President Trump’s administration continues in its mission to dismantle the Affordable Care Act (ACA). While attempts to repeal the ACA through legislation have not succeeded, the constitutionality of the ACA is again under assault. In an unusual move, Attorney General Jeff Sessions sent a letter to congressional leaders, telling them that the Justice Department will not defend the constitutionality of certain ACA provisions in the lawsuit filed in the Northern District Court in Texas by 20 State Attorney Generals. The letter stated in part that “The department in the past has declined to defend a statute in cases in which the president has concluded that the statute is unconstitutional and made manifest that it should not be defended, as is the case here.”
The court is not expected to make a decision until later this the year (and the case may eventually end up in the U.S. Supreme Court). As a reminder, the ACA was generally found to be constitutional by the Supreme Court in a 2012 opinion. The ACA, and specifically the requirement that Americans have health insurance, was constitutional because the penalty for not having coverage fell within Congress’s taxation powers.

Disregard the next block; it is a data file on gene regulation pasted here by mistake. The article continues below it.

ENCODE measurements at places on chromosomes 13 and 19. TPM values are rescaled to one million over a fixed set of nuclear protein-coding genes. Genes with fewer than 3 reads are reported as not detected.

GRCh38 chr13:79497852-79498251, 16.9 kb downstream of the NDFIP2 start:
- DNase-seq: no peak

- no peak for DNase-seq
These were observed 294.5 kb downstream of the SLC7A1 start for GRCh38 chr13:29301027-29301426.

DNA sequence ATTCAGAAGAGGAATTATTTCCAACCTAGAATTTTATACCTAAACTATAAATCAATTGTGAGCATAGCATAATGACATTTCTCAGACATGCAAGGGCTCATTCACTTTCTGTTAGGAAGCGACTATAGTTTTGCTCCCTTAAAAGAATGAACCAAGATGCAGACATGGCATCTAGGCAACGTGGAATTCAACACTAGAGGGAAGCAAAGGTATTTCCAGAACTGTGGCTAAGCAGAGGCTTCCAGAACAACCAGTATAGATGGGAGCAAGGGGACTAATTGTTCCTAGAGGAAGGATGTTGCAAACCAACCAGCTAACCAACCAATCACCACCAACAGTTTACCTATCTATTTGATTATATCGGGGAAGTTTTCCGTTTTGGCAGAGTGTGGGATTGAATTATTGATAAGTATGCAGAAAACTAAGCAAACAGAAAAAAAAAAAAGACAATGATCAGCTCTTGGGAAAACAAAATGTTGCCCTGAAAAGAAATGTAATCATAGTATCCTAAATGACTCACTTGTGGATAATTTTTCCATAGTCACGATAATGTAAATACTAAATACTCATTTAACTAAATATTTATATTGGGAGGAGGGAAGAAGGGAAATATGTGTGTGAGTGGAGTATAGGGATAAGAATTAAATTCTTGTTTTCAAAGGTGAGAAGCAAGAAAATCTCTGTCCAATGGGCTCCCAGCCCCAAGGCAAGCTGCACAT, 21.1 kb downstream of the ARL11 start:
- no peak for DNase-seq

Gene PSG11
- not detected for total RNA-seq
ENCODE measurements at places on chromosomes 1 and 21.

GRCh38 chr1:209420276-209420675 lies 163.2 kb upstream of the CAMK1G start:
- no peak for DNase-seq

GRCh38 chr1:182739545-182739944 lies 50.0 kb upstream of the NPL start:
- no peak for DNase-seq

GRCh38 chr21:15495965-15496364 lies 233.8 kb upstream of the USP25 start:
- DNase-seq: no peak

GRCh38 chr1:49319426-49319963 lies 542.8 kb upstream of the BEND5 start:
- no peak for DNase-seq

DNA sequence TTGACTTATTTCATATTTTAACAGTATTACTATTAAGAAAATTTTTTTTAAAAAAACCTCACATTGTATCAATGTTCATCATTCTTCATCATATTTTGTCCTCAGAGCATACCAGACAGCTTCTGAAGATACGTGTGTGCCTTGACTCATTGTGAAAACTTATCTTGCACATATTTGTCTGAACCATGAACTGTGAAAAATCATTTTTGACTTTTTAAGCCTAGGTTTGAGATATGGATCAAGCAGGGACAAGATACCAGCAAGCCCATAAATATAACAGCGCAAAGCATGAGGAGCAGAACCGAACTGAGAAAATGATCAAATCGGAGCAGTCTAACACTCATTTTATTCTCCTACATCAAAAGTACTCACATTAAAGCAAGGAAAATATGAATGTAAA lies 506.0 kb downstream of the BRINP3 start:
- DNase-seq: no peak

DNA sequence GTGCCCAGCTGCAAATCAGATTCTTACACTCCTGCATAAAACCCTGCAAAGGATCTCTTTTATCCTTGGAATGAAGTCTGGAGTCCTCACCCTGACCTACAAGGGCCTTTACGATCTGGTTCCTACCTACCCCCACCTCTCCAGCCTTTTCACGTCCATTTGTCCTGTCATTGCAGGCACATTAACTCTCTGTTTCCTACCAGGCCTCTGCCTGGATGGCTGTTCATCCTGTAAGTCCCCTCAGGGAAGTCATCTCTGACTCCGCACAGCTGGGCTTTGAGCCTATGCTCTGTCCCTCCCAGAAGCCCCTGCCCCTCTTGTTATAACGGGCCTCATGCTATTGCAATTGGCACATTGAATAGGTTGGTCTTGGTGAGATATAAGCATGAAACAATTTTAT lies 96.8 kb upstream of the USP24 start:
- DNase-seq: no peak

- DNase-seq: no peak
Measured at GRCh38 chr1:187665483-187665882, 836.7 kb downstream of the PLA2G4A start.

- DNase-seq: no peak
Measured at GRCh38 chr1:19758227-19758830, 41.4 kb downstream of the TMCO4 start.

Congress repealed the penalty for not having insurance last year in the Tax Cuts and Jobs Act of 2017. These Republican Attorneys Generals argue that the ACA and its mandate is unconstitutional now that Congress has repealed that tax-based penalty. The Justice Department brief agrees and asks the court to halt certain provisions of the ACA, such as banning insurers from denying coverage to people with pre-existing conditions. According to the Justice Department brief, the U.S. is agreeing with the plaintiff States’ Attorney Generals that these ACA sections “must now be struck down as unconstitutional.”
Since the U.S. will not defend the ACA, sixteen States and the District of Columbia have been granted leave to intervene in the case to defend the ACA.
This case is certain to cause concern among insurers who are now setting rates for 2019. While they need to abide by the ACA consumer-protection requirements in setting their rates for 2019, the court case may allow insurers to go back to pricing plans based on health conditions. About 21 million Americans purchase insurance through the ACA marketplaces or other individual policies, and according to the Kaiser Foundation, an estimated 27% of Americans have medical conditions that may be considered pre-existing for purposes of these policies. Therefore, this case has major implications for both the justice system and the average American.